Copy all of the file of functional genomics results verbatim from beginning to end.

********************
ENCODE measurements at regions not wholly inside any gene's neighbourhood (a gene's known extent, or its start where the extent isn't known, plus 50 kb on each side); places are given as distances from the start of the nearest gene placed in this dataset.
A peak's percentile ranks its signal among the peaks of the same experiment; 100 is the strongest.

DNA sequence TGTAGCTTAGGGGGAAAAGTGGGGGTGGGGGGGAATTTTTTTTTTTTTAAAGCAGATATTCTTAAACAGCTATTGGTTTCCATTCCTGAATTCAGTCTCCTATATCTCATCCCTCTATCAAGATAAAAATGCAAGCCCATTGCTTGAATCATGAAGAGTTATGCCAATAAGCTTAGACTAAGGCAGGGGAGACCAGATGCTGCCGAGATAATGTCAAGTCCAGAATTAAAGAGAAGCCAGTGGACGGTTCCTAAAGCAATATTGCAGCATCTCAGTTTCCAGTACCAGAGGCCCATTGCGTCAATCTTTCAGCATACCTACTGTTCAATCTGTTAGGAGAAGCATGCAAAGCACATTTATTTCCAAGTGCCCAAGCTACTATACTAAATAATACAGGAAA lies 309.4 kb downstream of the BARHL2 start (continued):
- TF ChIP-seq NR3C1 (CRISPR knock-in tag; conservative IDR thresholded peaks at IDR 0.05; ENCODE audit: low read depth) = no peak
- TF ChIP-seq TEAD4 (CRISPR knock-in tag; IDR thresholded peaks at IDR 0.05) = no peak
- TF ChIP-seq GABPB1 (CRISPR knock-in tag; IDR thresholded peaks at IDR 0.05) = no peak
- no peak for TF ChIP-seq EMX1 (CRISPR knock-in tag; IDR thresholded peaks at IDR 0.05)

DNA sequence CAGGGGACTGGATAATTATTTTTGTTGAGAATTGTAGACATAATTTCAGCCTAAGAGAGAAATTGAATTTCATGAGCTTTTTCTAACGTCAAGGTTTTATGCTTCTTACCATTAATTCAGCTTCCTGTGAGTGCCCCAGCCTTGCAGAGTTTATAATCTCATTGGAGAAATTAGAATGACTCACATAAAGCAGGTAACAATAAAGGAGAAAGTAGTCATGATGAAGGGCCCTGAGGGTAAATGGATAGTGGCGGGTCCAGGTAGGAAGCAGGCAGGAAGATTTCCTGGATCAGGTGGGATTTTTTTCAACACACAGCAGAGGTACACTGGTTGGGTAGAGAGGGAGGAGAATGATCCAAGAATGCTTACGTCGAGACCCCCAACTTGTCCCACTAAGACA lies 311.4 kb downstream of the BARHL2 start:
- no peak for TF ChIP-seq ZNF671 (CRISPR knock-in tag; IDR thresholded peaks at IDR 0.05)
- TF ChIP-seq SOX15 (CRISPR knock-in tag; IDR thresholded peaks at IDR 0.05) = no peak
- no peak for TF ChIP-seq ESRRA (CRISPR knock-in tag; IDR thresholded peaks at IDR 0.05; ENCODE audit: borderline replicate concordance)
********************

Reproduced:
ENCODE measurements at regions not wholly inside any gene's neighbourhood (a gene's known extent, or its start where the extent isn't known, plus 50 kb on each side); places are given as distances from the start of the nearest gene placed in this dataset.
A peak's percentile ranks its signal among the peaks of the same experiment; 100 is the strongest.

DNA sequence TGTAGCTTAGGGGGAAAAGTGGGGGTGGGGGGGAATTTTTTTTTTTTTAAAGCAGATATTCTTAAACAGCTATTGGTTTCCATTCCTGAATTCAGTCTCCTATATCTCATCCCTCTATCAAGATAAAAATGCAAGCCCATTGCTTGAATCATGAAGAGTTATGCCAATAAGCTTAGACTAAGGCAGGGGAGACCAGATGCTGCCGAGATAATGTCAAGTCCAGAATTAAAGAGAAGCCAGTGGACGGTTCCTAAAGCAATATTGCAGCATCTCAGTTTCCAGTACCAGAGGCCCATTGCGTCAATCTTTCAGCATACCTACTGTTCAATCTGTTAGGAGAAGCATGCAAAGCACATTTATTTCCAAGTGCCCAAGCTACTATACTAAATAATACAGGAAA lies 309.4 kb downstream of the BARHL2 start (continued):
- TF ChIP-seq NR3C1 (CRISPR knock-in tag; conservative IDR thresholded peaks at IDR 0.05; ENCODE audit: low read depth) = no peak
- TF ChIP-seq TEAD4 (CRISPR knock-in tag; IDR thresholded peaks at IDR 0.05) = no peak
- TF ChIP-seq GABPB1 (CRISPR knock-in tag; IDR thresholded peaks at IDR 0.05) = no peak
- no peak for TF ChIP-seq EMX1 (CRISPR knock-in tag; IDR thresholded peaks at IDR 0.05)

DNA sequence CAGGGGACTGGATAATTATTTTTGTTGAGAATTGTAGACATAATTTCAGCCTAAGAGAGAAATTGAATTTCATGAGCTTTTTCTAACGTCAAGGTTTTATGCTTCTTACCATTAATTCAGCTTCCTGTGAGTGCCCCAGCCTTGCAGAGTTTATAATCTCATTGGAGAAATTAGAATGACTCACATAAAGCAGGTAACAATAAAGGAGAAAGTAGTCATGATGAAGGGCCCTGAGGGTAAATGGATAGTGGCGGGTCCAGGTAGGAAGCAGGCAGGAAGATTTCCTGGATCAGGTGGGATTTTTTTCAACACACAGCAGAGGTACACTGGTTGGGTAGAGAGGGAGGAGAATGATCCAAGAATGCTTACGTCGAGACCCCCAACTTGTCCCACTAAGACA lies 311.4 kb downstream of the BARHL2 start:
- no peak for TF ChIP-seq ZNF671 (CRISPR knock-in tag; IDR thresholded peaks at IDR 0.05)
- TF ChIP-seq SOX15 (CRISPR knock-in tag; IDR thresholded peaks at IDR 0.05) = no peak
- no peak for TF ChIP-seq ESRRA (CRISPR knock-in tag; IDR thresholded peaks at IDR 0.05; ENCODE audit: borderline replicate concordance)